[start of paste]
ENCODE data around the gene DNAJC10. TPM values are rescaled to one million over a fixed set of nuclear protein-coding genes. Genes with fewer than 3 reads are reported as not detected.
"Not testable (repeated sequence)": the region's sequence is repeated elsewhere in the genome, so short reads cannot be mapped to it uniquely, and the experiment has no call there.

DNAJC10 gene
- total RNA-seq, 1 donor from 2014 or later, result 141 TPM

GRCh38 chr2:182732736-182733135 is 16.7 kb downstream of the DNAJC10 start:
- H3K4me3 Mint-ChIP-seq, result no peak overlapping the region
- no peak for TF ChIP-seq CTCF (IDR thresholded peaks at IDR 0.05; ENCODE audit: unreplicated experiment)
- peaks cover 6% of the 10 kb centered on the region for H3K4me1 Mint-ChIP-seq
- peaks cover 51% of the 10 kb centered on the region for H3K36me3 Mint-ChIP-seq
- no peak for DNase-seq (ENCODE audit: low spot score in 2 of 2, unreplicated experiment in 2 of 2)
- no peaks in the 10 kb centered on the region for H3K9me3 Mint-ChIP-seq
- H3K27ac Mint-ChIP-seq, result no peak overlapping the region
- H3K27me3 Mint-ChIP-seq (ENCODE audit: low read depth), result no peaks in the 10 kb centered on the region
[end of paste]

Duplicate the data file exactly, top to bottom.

ENCODE data around the gene DNAJC10. TPM values are rescaled to one million over a fixed set of nuclear protein-coding genes. Genes with fewer than 3 reads are reported as not detected.
"Not testable (repeated sequence)": the region's sequence is repeated elsewhere in the genome, so short reads cannot be mapped to it uniquely, and the experiment has no call there.

DNAJC10 gene
- total RNA-seq, 1 donor from 2014 or later, result 141 TPM

GRCh38 chr2:182732736-182733135 is 16.7 kb downstream of the DNAJC10 start:
- H3K4me3 Mint-ChIP-seq, result no peak overlapping the region
- no peak for TF ChIP-seq CTCF (IDR thresholded peaks at IDR 0.05; ENCODE audit: unreplicated experiment)
- peaks cover 6% of the 10 kb centered on the region for H3K4me1 Mint-ChIP-seq
- peaks cover 51% of the 10 kb centered on the region for H3K36me3 Mint-ChIP-seq
- no peak for DNase-seq (ENCODE audit: low spot score in 2 of 2, unreplicated experiment in 2 of 2)
- no peaks in the 10 kb centered on the region for H3K9me3 Mint-ChIP-seq
- H3K27ac Mint-ChIP-seq, result no peak overlapping the region
- H3K27me3 Mint-ChIP-seq (ENCODE audit: low read depth), result no peaks in the 10 kb centered on the region